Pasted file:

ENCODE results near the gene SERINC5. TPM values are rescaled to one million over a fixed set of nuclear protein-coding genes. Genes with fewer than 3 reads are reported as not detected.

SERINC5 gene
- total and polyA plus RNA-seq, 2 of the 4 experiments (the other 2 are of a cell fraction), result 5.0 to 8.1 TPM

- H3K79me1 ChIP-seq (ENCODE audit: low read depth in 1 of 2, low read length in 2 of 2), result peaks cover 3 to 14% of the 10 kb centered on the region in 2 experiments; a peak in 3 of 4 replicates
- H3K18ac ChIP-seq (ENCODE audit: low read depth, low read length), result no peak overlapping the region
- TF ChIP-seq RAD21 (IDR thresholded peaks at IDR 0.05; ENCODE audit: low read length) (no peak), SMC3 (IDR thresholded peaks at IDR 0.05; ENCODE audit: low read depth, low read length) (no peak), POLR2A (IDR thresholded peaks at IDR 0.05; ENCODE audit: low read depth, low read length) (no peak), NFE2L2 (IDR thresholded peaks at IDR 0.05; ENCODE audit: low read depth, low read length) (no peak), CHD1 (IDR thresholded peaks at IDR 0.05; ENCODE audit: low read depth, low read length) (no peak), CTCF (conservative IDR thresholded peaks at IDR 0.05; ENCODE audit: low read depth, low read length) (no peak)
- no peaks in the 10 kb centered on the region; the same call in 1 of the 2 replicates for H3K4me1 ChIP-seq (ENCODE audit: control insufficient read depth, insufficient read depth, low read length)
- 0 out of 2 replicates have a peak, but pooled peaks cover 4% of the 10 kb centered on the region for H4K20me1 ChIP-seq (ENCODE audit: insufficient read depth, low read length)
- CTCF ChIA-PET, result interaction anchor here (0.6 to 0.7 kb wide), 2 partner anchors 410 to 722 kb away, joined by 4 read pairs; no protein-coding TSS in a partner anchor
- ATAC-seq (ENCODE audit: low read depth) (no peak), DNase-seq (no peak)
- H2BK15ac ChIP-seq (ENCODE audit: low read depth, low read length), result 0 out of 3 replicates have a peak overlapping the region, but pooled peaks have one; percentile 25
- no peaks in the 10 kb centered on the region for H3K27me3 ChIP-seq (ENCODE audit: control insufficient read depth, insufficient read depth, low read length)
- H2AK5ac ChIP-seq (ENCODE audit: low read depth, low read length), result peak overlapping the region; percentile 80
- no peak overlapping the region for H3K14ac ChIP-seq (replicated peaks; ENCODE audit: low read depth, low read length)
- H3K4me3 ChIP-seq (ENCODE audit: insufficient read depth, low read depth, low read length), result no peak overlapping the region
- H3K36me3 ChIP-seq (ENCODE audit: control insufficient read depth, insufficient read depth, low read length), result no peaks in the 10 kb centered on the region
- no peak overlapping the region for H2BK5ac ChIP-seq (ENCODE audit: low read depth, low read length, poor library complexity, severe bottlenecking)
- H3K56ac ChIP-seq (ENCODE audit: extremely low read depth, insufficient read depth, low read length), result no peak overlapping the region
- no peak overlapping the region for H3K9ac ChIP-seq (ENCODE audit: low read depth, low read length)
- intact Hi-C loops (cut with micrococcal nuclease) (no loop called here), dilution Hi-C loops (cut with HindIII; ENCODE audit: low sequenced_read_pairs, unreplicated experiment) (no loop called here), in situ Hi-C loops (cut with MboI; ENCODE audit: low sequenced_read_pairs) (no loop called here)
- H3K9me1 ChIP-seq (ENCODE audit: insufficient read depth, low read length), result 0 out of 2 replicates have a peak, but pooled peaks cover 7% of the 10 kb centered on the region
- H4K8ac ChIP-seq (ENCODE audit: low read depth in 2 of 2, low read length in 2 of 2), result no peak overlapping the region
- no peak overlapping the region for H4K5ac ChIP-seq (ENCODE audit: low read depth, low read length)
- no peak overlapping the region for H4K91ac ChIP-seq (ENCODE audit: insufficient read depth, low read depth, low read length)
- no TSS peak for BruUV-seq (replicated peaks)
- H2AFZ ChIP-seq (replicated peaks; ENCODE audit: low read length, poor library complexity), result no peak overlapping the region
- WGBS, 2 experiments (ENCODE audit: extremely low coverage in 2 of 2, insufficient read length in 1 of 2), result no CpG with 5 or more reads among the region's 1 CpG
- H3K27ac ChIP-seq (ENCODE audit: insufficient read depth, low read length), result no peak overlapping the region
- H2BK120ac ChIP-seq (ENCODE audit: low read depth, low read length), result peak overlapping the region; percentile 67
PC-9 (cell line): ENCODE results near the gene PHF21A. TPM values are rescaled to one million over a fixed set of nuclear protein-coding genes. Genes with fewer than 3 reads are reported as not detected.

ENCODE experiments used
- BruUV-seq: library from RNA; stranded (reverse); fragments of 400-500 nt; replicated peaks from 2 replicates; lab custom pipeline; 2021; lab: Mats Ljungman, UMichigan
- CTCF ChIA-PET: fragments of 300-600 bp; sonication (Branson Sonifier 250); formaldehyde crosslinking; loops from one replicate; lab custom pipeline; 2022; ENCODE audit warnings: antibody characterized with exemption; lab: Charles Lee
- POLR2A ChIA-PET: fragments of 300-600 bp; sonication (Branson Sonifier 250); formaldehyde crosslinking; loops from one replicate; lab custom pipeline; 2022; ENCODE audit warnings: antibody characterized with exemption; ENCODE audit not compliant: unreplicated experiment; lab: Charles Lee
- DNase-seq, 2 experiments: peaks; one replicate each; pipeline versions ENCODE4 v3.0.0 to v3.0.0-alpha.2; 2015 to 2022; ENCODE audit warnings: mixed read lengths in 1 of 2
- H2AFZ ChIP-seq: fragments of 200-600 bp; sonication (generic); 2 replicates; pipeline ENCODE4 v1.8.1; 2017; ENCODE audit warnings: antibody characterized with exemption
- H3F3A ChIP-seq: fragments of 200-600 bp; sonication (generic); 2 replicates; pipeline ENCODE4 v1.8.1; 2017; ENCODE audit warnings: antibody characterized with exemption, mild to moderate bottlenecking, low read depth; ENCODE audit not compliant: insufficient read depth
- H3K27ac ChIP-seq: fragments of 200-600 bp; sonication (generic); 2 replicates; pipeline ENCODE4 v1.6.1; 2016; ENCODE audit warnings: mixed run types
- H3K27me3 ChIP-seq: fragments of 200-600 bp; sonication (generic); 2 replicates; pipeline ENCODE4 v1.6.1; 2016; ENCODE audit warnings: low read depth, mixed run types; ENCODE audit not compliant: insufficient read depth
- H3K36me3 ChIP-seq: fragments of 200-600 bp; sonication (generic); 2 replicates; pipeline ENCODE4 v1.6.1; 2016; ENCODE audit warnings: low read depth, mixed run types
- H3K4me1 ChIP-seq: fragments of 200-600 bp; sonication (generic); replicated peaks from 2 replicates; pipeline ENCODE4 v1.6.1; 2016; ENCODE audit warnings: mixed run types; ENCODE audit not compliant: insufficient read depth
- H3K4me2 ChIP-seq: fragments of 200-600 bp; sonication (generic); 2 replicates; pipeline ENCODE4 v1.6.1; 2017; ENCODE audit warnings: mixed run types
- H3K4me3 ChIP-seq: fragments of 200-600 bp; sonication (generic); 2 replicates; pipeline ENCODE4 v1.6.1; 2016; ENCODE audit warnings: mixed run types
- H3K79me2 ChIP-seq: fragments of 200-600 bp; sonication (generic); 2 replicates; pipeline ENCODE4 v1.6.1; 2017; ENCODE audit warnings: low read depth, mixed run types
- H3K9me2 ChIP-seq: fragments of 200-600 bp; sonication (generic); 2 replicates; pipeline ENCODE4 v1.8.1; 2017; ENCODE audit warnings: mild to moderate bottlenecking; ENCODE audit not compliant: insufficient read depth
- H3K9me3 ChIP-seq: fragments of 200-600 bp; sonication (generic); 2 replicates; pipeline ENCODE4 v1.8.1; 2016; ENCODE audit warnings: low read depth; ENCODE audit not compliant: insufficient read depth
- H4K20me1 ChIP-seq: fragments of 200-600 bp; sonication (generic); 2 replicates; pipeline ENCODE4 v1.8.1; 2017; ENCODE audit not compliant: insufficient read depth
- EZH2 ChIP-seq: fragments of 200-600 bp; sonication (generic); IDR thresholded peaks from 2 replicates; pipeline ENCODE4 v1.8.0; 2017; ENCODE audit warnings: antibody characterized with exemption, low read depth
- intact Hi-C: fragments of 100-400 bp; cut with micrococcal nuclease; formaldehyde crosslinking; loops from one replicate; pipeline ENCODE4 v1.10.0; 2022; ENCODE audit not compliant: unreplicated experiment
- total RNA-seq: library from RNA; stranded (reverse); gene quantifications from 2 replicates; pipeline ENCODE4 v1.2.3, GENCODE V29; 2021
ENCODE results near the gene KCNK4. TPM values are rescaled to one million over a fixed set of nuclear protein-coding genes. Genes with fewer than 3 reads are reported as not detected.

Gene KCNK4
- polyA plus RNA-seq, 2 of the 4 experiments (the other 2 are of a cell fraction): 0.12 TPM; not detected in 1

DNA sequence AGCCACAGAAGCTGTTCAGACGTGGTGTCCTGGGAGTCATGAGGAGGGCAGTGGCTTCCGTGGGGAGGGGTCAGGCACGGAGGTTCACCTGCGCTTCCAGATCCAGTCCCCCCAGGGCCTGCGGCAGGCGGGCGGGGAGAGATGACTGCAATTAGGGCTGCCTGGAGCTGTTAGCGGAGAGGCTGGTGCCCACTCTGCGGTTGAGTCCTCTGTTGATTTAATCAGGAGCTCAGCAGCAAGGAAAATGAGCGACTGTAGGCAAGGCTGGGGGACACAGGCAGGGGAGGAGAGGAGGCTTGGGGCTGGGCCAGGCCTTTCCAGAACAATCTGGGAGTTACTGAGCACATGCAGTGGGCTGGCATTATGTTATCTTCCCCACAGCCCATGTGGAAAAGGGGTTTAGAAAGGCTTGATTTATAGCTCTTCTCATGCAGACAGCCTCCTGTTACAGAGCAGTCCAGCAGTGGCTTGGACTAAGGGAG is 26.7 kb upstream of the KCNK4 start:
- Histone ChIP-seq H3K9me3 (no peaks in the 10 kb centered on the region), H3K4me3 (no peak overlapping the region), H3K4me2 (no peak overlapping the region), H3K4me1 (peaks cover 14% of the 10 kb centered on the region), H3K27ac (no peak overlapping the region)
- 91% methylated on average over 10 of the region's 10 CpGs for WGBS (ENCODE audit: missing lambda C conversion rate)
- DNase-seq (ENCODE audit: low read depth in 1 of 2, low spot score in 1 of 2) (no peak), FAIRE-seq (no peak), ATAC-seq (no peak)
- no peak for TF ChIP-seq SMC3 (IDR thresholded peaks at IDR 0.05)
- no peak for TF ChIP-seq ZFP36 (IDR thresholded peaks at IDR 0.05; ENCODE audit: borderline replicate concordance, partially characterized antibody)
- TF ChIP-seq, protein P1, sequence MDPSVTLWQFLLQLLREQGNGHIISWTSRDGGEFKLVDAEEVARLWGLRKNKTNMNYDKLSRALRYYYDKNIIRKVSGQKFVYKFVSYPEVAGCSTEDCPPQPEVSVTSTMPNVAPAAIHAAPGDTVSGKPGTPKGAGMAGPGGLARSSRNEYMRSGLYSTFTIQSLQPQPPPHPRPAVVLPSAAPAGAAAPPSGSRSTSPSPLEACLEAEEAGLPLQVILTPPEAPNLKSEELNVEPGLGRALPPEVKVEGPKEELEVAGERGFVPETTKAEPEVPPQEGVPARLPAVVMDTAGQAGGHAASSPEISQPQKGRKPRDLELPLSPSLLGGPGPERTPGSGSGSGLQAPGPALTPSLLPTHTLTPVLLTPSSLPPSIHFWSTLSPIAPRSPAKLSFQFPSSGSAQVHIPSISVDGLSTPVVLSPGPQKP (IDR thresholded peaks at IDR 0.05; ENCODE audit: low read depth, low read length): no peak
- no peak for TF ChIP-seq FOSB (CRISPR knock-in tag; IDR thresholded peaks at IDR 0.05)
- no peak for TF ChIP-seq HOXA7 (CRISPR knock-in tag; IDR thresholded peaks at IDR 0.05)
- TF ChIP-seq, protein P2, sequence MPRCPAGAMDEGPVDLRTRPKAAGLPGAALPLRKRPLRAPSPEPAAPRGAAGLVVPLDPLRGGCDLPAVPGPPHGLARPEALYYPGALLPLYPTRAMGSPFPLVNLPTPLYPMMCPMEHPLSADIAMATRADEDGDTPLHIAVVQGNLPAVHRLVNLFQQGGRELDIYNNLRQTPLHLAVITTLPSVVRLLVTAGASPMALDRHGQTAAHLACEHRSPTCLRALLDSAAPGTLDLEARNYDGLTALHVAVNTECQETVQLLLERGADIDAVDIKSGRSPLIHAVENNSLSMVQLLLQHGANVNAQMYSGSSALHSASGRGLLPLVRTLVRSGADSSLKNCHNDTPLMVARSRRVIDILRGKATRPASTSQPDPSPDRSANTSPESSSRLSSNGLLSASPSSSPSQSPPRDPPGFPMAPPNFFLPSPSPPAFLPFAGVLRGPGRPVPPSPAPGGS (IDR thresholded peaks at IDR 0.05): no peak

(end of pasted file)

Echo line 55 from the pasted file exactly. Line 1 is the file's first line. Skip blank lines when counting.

- Histone ChIP-seq H3K9me3 (no peaks in the 10 kb centered on the region), H3K4me3 (no peak overlapping the region), H3K4me2 (no peak overlapping the region), H3K4me1 (peaks cover 14% of the 10 kb centered on the region), H3K27ac (no peak overlapping the region)